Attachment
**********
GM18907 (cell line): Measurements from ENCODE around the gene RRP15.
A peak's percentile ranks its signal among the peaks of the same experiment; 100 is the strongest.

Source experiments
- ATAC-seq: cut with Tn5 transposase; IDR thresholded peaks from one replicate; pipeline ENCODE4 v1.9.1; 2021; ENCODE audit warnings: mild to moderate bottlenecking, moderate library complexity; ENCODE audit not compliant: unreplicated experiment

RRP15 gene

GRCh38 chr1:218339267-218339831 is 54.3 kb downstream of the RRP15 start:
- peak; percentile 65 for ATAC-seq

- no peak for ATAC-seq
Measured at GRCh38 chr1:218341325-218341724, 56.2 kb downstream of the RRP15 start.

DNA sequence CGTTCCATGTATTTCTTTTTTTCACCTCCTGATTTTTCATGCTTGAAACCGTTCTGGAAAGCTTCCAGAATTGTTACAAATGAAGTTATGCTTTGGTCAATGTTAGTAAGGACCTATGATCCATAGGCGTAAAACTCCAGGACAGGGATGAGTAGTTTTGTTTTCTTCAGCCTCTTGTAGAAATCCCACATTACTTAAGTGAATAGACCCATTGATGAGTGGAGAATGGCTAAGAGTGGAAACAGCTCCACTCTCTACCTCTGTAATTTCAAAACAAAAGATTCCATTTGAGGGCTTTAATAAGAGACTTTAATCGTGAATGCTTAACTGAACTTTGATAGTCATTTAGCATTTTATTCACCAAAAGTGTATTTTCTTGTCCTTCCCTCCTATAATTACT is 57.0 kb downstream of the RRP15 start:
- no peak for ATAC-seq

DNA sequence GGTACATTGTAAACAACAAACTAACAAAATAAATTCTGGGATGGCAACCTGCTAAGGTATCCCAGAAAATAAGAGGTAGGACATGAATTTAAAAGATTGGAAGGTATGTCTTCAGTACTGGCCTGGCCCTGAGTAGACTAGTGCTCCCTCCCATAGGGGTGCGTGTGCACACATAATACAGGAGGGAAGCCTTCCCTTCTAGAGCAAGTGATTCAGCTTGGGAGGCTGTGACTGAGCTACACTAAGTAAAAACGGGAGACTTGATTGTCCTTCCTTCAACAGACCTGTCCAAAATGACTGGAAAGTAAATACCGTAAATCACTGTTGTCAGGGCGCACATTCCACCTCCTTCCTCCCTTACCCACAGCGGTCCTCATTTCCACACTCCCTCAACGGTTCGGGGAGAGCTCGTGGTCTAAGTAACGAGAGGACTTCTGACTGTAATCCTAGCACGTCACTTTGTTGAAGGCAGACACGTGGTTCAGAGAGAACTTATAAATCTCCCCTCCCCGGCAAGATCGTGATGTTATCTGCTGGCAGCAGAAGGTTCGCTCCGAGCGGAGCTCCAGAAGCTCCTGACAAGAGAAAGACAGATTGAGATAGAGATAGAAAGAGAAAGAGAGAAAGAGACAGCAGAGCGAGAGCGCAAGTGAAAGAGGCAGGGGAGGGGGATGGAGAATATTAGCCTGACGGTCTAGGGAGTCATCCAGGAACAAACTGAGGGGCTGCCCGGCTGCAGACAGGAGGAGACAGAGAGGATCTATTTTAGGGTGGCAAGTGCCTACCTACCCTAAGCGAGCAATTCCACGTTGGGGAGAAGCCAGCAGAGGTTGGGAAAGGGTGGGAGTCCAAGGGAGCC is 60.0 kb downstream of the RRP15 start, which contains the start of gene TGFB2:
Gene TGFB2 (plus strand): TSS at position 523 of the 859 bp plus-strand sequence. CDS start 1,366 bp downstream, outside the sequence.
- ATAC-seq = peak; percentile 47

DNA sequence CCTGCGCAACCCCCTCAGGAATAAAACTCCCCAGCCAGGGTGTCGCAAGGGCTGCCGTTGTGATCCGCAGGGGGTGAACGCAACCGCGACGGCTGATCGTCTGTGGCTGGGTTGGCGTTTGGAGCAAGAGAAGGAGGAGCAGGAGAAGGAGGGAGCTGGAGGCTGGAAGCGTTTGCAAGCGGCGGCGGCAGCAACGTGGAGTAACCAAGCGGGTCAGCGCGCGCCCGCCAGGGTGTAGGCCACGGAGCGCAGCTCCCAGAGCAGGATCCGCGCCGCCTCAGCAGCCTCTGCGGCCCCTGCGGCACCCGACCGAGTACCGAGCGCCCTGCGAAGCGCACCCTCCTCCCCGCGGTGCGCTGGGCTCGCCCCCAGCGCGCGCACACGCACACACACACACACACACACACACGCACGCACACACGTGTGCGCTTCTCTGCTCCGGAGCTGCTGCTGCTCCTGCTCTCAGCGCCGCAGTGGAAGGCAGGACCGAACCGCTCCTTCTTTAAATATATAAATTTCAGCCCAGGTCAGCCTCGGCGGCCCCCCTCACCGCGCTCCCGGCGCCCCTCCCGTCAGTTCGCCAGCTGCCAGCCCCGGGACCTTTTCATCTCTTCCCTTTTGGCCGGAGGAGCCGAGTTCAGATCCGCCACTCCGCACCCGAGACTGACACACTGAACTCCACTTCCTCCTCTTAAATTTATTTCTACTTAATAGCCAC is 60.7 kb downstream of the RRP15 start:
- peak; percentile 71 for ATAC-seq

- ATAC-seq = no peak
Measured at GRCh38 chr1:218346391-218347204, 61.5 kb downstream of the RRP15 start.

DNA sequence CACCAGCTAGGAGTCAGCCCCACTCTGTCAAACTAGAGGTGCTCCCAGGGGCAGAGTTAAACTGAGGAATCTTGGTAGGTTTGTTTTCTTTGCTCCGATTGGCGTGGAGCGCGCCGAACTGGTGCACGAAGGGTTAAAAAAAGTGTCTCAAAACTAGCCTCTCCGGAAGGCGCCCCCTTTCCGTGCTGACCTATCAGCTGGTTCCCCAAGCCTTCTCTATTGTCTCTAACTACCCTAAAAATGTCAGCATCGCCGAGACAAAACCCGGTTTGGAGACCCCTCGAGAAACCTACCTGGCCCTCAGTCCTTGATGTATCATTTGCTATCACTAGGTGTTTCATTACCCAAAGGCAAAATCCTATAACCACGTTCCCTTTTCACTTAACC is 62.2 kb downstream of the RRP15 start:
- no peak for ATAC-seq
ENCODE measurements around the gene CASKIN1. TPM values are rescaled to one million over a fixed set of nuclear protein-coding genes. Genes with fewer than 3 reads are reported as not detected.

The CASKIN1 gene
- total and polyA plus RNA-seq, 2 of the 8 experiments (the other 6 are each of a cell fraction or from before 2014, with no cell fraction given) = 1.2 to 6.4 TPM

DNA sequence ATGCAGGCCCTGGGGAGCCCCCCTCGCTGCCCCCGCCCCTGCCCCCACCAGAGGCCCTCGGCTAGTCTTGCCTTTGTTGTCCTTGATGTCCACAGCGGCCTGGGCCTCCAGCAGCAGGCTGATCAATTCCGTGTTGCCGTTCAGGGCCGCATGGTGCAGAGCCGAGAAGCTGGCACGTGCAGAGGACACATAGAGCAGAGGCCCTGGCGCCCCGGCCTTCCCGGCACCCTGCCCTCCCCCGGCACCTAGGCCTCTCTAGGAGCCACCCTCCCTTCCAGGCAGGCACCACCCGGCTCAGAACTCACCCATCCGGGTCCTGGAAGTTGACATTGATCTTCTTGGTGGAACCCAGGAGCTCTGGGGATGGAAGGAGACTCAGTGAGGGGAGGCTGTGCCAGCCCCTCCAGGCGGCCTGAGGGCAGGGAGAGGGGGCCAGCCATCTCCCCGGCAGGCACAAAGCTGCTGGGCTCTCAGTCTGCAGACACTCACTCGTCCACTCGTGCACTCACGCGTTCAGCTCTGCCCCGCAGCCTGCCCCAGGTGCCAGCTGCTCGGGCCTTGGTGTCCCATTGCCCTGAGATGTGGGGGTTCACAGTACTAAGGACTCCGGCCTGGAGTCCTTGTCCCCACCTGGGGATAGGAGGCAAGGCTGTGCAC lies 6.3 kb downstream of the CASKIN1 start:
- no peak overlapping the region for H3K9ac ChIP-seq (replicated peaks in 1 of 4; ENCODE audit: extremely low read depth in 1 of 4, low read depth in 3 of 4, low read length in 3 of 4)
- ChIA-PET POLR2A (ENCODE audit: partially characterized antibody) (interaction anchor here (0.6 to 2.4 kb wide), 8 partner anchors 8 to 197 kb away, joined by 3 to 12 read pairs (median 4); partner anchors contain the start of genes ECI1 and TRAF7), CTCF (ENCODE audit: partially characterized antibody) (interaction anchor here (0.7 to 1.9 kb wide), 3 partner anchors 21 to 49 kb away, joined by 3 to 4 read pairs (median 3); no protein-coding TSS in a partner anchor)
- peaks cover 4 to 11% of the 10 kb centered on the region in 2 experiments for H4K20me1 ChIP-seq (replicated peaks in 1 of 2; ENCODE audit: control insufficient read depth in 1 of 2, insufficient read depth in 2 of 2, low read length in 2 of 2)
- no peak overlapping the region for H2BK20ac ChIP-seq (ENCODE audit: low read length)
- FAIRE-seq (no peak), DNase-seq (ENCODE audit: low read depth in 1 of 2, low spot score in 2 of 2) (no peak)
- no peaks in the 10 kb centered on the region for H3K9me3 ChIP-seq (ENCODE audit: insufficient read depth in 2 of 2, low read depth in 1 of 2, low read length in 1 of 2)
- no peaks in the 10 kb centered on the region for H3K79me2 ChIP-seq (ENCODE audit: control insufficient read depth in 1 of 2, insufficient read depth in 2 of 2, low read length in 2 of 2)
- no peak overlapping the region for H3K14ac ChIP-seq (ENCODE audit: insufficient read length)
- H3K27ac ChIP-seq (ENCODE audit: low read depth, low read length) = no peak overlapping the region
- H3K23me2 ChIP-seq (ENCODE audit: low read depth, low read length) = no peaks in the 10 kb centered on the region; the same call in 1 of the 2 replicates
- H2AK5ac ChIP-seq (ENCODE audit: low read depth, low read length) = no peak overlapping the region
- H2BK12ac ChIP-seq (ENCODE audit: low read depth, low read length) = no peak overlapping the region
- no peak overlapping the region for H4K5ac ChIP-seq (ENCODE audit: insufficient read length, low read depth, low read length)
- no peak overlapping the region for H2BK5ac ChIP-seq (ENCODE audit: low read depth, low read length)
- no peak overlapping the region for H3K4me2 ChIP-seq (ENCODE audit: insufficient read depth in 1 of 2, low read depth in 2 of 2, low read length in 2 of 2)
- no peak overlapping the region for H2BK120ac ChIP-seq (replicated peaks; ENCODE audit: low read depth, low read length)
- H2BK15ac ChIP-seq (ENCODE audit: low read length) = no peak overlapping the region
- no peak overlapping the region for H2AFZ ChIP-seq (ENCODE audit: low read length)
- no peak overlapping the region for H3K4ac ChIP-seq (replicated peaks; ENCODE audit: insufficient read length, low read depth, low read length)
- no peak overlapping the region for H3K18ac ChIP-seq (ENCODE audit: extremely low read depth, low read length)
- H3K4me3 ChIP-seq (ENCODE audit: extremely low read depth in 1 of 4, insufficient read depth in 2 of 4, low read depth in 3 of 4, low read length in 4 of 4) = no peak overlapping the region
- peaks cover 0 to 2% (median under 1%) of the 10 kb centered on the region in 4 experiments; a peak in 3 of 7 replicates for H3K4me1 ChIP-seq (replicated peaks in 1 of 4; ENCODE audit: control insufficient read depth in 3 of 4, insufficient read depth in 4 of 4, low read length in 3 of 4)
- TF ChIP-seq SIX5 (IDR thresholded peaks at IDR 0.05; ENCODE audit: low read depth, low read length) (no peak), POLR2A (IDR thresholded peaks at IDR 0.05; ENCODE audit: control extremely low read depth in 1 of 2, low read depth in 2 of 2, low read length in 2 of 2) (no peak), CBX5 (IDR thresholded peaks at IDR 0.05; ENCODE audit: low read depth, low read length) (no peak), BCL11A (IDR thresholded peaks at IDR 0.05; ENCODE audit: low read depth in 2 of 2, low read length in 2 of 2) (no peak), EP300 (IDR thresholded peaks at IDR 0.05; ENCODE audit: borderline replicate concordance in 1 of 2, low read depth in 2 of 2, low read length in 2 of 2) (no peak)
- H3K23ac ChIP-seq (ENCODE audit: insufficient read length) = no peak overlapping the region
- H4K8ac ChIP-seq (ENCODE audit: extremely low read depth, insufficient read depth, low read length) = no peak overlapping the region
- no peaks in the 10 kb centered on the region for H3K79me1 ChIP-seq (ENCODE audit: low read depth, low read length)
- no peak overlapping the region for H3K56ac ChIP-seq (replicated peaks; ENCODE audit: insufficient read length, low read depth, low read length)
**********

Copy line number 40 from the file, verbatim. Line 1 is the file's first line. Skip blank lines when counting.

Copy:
- no peak overlapping the region for H2BK120ac ChIP-seq (replicated peaks; ENCODE audit: low read depth, low read length)